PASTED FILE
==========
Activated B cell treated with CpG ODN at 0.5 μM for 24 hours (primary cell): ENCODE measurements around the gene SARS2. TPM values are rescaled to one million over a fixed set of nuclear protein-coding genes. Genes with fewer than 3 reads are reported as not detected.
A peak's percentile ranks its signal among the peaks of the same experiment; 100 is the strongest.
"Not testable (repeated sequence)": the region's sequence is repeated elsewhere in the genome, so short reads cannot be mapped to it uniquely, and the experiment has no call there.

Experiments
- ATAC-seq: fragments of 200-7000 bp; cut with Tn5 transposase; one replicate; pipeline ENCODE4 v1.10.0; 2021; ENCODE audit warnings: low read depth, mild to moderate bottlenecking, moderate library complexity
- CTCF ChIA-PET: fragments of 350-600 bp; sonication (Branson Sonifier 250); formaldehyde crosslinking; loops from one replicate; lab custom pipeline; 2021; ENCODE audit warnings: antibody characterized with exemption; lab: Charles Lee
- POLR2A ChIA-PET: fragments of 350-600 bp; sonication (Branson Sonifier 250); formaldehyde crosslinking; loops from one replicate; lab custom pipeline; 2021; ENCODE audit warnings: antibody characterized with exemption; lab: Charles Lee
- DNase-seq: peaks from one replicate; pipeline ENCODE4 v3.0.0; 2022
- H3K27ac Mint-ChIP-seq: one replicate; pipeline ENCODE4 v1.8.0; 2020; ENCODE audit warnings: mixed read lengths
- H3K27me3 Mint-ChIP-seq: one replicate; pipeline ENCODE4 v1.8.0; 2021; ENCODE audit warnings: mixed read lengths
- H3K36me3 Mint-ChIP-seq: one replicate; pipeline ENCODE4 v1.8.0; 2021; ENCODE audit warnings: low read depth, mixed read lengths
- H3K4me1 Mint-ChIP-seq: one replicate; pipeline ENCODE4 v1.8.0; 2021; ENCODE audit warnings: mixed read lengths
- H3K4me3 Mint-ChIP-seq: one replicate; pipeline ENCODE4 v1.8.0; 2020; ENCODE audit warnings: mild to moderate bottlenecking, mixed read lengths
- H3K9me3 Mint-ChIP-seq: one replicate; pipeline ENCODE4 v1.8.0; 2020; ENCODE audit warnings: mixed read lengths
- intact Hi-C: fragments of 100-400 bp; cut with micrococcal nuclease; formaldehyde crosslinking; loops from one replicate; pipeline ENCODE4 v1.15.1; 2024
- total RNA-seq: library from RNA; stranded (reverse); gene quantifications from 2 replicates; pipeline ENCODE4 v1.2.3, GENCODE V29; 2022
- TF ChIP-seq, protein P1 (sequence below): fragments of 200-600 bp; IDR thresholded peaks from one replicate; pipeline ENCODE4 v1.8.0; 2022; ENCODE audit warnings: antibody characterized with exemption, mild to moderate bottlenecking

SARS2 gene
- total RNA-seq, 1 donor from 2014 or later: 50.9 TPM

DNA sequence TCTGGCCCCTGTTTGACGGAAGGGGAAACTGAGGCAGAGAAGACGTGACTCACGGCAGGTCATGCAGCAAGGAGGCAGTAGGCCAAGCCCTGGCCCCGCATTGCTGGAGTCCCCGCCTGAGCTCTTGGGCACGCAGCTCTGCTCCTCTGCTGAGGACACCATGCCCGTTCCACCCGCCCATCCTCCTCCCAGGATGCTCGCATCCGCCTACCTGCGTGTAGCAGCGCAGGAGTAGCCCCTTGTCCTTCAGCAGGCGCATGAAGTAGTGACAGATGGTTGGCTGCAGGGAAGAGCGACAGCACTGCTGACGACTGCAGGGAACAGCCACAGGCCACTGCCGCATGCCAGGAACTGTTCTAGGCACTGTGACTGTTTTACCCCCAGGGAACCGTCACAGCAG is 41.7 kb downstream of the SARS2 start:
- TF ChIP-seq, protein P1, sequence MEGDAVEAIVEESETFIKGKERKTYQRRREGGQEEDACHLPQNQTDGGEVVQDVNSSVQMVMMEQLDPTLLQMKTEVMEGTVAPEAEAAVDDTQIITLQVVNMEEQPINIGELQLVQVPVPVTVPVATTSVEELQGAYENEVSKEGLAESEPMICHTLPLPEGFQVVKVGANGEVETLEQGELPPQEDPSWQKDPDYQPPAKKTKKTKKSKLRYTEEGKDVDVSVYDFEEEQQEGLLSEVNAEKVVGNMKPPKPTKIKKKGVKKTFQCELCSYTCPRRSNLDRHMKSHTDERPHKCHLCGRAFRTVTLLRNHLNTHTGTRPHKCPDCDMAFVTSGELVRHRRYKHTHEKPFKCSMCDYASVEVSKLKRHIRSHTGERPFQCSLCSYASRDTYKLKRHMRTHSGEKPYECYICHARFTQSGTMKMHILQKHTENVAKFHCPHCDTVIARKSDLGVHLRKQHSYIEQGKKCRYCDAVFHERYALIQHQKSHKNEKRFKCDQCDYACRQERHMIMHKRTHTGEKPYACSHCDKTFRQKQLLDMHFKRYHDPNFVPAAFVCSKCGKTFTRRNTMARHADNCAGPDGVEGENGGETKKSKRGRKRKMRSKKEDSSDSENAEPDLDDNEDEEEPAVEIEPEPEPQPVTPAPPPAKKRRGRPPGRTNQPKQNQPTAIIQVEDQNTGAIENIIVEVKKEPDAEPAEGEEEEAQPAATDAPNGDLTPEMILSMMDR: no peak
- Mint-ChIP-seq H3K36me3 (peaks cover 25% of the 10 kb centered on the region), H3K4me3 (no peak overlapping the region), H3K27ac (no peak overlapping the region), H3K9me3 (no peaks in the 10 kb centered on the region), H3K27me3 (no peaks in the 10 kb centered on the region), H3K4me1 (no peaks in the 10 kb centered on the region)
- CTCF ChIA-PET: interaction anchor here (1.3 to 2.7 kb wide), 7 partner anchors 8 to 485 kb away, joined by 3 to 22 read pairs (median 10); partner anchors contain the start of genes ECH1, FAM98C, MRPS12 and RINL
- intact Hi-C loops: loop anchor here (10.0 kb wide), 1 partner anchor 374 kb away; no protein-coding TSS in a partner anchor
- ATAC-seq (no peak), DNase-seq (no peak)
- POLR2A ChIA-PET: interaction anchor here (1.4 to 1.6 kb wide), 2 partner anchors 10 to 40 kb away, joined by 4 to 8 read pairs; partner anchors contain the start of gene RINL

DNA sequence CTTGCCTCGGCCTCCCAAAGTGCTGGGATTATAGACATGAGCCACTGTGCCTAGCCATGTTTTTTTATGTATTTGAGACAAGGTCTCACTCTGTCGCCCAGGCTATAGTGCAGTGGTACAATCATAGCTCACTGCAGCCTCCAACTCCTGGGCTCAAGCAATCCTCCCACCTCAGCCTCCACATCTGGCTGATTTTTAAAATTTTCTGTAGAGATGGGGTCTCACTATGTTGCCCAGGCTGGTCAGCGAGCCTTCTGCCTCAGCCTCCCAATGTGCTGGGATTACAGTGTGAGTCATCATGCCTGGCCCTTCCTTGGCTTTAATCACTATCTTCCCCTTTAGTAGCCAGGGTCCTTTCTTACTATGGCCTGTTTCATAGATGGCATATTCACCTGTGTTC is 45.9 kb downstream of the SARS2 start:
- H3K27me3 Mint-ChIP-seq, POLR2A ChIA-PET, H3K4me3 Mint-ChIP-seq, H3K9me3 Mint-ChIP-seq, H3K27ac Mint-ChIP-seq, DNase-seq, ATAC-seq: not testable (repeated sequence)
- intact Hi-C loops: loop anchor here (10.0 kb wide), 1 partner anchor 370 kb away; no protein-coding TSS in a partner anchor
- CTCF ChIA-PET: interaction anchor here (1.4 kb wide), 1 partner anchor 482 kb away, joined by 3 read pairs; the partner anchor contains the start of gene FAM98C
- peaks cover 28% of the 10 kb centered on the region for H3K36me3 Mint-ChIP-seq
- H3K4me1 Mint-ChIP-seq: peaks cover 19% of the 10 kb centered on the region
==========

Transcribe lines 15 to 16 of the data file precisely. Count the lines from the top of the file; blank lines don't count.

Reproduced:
- intact Hi-C: fragments of 100-400 bp; cut with micrococcal nuclease; formaldehyde crosslinking; loops from one replicate; pipeline ENCODE4 v1.15.1; 2024
- total RNA-seq: library from RNA; stranded (reverse); gene quantifications from 2 replicates; pipeline ENCODE4 v1.2.3, GENCODE V29; 2022